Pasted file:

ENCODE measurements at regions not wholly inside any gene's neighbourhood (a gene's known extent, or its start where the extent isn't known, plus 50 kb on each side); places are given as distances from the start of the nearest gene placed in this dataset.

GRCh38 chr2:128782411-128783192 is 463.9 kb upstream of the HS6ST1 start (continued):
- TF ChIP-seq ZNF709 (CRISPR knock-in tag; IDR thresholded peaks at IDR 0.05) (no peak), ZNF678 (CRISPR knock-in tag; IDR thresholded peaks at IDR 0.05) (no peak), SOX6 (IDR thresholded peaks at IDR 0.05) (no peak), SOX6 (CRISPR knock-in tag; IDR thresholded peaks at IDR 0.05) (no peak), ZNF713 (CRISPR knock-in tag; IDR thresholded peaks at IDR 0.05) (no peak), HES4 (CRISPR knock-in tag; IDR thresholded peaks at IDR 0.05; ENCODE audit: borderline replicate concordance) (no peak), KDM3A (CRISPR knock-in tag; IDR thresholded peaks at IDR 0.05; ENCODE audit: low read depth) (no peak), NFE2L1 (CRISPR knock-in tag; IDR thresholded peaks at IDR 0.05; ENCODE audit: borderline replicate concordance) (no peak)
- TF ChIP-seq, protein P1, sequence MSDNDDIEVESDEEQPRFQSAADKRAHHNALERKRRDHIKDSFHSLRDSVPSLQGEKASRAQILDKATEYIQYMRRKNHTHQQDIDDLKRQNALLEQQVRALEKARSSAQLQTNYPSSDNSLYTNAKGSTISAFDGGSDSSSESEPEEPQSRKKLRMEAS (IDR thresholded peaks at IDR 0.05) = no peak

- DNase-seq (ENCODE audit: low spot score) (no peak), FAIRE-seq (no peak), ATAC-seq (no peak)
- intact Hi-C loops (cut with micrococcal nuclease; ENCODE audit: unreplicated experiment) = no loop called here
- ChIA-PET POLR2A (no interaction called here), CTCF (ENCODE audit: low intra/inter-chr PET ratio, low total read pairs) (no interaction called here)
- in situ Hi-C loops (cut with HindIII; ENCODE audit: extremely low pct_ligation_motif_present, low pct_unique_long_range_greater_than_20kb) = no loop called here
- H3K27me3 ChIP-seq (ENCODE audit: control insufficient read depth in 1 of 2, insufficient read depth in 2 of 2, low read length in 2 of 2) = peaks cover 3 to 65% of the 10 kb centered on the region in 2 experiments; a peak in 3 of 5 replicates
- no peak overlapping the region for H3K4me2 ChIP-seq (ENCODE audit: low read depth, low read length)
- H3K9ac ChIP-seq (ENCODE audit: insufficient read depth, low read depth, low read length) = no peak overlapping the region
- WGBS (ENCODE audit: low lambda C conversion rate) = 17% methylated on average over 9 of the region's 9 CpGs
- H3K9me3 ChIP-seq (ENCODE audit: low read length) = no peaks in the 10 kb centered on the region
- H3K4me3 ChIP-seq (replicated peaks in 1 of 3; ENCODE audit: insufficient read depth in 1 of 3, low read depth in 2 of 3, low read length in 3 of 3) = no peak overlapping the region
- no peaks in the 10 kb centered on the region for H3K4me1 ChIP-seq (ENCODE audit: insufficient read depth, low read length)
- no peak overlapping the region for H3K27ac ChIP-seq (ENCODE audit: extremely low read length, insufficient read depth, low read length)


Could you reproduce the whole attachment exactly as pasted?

ENCODE measurements at regions not wholly inside any gene's neighbourhood (a gene's known extent, or its start where the extent isn't known, plus 50 kb on each side); places are given as distances from the start of the nearest gene placed in this dataset.

GRCh38 chr2:128782411-128783192 is 463.9 kb upstream of the HS6ST1 start (continued):
- TF ChIP-seq ZNF709 (CRISPR knock-in tag; IDR thresholded peaks at IDR 0.05) (no peak), ZNF678 (CRISPR knock-in tag; IDR thresholded peaks at IDR 0.05) (no peak), SOX6 (IDR thresholded peaks at IDR 0.05) (no peak), SOX6 (CRISPR knock-in tag; IDR thresholded peaks at IDR 0.05) (no peak), ZNF713 (CRISPR knock-in tag; IDR thresholded peaks at IDR 0.05) (no peak), HES4 (CRISPR knock-in tag; IDR thresholded peaks at IDR 0.05; ENCODE audit: borderline replicate concordance) (no peak), KDM3A (CRISPR knock-in tag; IDR thresholded peaks at IDR 0.05; ENCODE audit: low read depth) (no peak), NFE2L1 (CRISPR knock-in tag; IDR thresholded peaks at IDR 0.05; ENCODE audit: borderline replicate concordance) (no peak)
- TF ChIP-seq, protein P1, sequence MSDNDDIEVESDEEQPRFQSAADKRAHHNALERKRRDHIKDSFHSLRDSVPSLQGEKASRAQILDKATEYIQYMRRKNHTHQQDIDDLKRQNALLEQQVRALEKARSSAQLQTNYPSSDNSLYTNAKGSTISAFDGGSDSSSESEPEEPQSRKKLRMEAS (IDR thresholded peaks at IDR 0.05) = no peak

- DNase-seq (ENCODE audit: low spot score) (no peak), FAIRE-seq (no peak), ATAC-seq (no peak)
- intact Hi-C loops (cut with micrococcal nuclease; ENCODE audit: unreplicated experiment) = no loop called here
- ChIA-PET POLR2A (no interaction called here), CTCF (ENCODE audit: low intra/inter-chr PET ratio, low total read pairs) (no interaction called here)
- in situ Hi-C loops (cut with HindIII; ENCODE audit: extremely low pct_ligation_motif_present, low pct_unique_long_range_greater_than_20kb) = no loop called here
- H3K27me3 ChIP-seq (ENCODE audit: control insufficient read depth in 1 of 2, insufficient read depth in 2 of 2, low read length in 2 of 2) = peaks cover 3 to 65% of the 10 kb centered on the region in 2 experiments; a peak in 3 of 5 replicates
- no peak overlapping the region for H3K4me2 ChIP-seq (ENCODE audit: low read depth, low read length)
- H3K9ac ChIP-seq (ENCODE audit: insufficient read depth, low read depth, low read length) = no peak overlapping the region
- WGBS (ENCODE audit: low lambda C conversion rate) = 17% methylated on average over 9 of the region's 9 CpGs
- H3K9me3 ChIP-seq (ENCODE audit: low read length) = no peaks in the 10 kb centered on the region
- H3K4me3 ChIP-seq (replicated peaks in 1 of 3; ENCODE audit: insufficient read depth in 1 of 3, low read depth in 2 of 3, low read length in 3 of 3) = no peak overlapping the region
- no peaks in the 10 kb centered on the region for H3K4me1 ChIP-seq (ENCODE audit: insufficient read depth, low read length)
- no peak overlapping the region for H3K27ac ChIP-seq (ENCODE audit: extremely low read length, insufficient read depth, low read length)